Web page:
Swannanoa residents opposed to new Dollar General, cite traffic safety concerns
Three dollar stores exist within 5 miles of Rowland Road and U.S. 70. Dollar General plans to build a fourth in the same area.
An online petition to stop the Dollar General being built, created by locals, reached more than 1,100 signatures with the goal of 1,500. Jenny Wilds was one of those who signed.
Wilds, whose property sits on the corner of Rowland Road and U.S. 70, said while she's not necessarily concerned about having a Dollar General across from her home, she has concerns about how traffic will be impacted with her home being so close to the only entrance point.
Lights will shine through her window and trucks will likely have to swing into her yard to make the corner, Wilds said.
"The orientation of the driveway is my main concern at this point," Wilds said. "There have been multiple accidents on that corner already."
With ArtSpace Charter School located beside the store site, Wilds said there's multiple times a day when traffic is blocked. She said the addition of a store would only make traffic worse.
The primary concerns for ArtSpace staff relate to the safety of the students. Located on U.S. 70, executive director Sarena Fuller said she recognizes the impact the school already has on the residential community and that the school has already invested in traffic handling to minimize impact.
In addition to the heavy traffic in the area, Fuller said although there has been recent residential development, there has been little to no pedestrian accommodation.
"The only sidewalks that exist are on our school property," Fuller said. "I'm worried about pedestrian traffic through our campus."
Fuller cited recent rumors of violence at Dollar Generals throughout the county, worrying about the proximity to ArtSpace. She said she spoke with the contractors about safety measures, but there's no denying that no matter the business on the site, traffic would increase in the area.
The site, a former wooded lot, was once a bike park for residents, used also by students after school, according to Fuller. She said it was sad to see the area leveled for a commercial business.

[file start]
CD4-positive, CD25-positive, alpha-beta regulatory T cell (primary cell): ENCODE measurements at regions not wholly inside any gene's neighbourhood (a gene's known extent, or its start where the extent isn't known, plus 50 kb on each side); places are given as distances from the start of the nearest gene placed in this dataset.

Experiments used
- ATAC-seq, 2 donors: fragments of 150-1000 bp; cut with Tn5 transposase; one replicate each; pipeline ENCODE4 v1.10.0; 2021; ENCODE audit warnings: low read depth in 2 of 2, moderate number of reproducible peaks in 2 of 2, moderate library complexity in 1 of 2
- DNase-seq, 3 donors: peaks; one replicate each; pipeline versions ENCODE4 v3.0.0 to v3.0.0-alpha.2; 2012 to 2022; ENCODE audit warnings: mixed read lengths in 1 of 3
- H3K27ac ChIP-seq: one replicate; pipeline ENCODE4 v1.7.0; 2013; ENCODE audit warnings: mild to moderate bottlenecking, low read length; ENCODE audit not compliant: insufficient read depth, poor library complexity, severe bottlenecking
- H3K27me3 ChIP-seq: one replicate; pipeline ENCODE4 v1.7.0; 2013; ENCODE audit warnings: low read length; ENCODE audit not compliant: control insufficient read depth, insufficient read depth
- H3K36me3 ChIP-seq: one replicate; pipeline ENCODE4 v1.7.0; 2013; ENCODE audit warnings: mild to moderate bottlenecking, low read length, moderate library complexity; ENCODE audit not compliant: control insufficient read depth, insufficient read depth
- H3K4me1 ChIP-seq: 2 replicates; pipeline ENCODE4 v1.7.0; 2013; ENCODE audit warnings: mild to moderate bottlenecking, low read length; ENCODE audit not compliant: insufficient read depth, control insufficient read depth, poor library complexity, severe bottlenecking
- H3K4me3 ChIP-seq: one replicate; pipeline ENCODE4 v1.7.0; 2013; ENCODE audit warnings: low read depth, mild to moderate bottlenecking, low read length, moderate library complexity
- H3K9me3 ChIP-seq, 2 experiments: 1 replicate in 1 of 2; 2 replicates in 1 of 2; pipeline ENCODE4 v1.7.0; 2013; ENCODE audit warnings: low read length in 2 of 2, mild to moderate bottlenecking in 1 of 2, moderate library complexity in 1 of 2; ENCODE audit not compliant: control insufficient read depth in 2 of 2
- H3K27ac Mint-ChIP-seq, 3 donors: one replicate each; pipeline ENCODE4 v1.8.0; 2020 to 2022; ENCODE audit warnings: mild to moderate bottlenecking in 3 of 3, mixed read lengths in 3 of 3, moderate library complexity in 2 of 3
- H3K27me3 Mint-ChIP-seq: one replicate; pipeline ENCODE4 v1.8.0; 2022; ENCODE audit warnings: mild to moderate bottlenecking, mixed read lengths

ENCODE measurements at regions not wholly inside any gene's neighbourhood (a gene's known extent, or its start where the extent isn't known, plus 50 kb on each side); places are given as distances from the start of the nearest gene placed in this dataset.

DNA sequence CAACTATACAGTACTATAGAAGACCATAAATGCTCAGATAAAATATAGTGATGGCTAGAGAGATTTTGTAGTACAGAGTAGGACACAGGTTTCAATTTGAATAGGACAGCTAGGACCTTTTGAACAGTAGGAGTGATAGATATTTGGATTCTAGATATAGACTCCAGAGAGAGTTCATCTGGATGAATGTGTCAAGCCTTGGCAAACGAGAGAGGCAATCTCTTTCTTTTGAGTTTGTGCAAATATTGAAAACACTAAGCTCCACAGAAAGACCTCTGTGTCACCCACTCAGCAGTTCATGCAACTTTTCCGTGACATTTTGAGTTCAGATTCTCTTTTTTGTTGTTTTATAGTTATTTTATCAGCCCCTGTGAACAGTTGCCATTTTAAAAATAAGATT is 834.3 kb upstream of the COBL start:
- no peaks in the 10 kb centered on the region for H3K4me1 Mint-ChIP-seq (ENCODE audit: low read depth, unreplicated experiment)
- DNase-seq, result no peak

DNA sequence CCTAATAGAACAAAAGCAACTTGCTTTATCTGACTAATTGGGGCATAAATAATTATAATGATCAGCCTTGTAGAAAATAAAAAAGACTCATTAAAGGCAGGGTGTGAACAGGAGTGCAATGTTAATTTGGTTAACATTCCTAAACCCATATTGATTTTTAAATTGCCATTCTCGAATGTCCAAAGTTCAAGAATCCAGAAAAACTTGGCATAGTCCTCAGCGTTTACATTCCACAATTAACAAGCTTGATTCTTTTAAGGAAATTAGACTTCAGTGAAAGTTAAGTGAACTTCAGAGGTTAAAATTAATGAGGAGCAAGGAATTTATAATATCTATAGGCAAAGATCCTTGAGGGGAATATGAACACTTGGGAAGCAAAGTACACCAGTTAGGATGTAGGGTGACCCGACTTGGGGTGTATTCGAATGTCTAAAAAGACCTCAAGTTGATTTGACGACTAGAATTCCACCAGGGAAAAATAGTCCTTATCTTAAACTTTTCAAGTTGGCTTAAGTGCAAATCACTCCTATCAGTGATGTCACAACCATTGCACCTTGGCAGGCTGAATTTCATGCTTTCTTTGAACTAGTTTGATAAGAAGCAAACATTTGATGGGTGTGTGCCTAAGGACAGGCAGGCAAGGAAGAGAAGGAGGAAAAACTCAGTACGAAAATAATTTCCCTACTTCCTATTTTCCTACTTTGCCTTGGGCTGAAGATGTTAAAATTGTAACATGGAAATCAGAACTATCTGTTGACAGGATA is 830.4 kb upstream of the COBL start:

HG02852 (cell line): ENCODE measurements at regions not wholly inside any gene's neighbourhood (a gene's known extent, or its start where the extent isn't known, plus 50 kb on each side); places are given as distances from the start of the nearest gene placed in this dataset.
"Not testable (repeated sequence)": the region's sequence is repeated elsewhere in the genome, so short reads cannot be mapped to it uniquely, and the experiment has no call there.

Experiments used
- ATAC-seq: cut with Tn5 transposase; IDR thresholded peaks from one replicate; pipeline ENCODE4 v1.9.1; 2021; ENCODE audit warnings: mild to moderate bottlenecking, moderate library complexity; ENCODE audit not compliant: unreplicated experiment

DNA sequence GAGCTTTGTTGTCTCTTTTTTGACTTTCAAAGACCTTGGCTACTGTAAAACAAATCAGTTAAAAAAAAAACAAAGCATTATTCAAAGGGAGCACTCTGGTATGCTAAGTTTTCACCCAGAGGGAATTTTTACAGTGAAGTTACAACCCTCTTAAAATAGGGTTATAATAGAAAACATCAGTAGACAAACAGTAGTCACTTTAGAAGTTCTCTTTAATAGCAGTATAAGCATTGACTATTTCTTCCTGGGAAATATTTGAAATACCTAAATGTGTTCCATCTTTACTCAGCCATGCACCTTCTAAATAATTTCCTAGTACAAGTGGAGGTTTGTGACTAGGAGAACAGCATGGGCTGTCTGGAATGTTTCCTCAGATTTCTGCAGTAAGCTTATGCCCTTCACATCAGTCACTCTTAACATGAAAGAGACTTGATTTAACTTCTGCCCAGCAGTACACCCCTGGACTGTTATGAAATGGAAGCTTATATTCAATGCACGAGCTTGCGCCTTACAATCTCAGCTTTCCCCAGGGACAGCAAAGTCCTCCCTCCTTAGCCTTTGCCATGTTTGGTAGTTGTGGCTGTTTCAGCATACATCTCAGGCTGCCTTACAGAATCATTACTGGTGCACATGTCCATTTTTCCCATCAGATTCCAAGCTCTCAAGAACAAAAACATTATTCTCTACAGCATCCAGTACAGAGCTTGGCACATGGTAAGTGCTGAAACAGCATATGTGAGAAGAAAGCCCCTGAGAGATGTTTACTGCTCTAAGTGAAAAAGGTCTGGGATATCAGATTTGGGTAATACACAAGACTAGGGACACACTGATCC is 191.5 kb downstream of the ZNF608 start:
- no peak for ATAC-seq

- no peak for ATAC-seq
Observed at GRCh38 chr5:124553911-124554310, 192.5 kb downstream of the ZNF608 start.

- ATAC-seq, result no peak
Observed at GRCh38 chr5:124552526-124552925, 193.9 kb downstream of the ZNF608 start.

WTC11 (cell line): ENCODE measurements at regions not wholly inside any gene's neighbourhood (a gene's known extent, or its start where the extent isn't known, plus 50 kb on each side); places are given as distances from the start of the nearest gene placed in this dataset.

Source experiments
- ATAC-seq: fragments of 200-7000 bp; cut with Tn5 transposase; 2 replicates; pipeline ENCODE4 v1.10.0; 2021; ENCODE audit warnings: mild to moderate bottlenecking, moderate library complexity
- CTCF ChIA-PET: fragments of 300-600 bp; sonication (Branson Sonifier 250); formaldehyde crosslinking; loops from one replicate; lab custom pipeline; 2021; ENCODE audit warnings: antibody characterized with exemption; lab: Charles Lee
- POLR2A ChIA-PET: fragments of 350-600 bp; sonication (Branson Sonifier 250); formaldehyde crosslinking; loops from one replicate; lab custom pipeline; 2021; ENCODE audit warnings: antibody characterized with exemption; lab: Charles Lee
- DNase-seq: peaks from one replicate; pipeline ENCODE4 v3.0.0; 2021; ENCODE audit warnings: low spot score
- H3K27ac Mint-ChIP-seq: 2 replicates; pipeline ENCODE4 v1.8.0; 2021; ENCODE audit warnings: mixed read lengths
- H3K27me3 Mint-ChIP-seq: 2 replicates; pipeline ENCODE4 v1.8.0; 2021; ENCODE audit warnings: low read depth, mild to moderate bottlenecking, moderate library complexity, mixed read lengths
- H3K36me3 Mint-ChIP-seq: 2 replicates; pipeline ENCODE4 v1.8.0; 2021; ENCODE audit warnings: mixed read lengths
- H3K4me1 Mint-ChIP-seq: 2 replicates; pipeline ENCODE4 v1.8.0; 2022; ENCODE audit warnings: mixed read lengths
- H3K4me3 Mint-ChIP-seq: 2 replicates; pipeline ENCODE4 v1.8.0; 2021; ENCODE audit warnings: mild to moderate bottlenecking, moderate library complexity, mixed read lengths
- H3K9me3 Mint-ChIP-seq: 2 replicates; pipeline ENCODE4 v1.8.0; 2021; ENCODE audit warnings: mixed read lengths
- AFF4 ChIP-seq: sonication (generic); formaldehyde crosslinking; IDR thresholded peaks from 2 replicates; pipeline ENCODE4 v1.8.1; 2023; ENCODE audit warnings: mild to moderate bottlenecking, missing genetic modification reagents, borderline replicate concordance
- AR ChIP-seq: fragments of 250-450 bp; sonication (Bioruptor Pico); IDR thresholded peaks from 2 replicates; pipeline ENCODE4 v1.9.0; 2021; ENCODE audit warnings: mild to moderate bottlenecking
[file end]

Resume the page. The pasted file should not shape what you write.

"We have expressed our concerns to county commissioners," Fuller said. "We have looked at that property before, hoping that if it went up for sale that we might be able to purchase it."
Unfortunately for ArtSpace, the lot wasn't on the market long enough for the school to purchase it.
The new Swannanoa Dollar General falls under commercial county zoning laws, meaning it does not require public input to be built. The only possible alternative would have been to apply for an appeal with the Board of Adjustment, but at this late stage, the time for an appeal has passed.
According to county planning directory Nathan Pennington, the permit for the site was issued on Dec. 28. An appeal would have had to have been submitted within 30 days of the issued permit, along with $500, paid to the county with the submitted appeal.
Pennington stressed the seriousness of an administrative appeal, saying residents would need to seek legal counsel and be in contact with the county's legal department.
"They would have to demonstrate that staff erred in the issuance of whatever permit they're appealing," Pennington said. "You'd have to demonstrate what part of the code you think was misapplied."
Although she consulted legal counsel, Wilds said she was advised against pursuing legal action. Fuller took a similar approach in contacting the county commissioners but found the developers are in accordance with every zoning law.
The store development comes two years into an expansion on the ArtSpace campus. Fuller said the school worked with NCDOT and various traffic analysts to ensure the relationship with the surrounding area was manageable.
ArtSpace has a student population of roughly 400. The petition cites potential risk to the campus as well as the residential community due to the likely increase of traffic.
Residents continue to gather signatures for the petition, addressed to Pennington, though whether or not the county will take action remains to be seen.
"I can't do anything with a petition," Pennington said.
The building of a new Dollar General is not uncommon in North Carolina. Across the state, on average in 2020, a new location opened every eight days.
More:'No Dollar in the Holler': NC cities strive to halt new dollar stores in their backyards
In New Bern, at the opposite end of the state, six stores line a single street with two directly across from one another. On Patton Avenue in Asheville, a Dollar Tree and Family Dollar sit directly adjacent to each other.
Currently, North Carolina has 930 Dollar General stores, more than all but three states in the country.
Ezra Maille covers the town of Black Mountain, Montreat and the Swannanoa Valley. Reach him at 828-230-3324 or email@example.com. Please support local journalism with access to more breaking news by subscribing.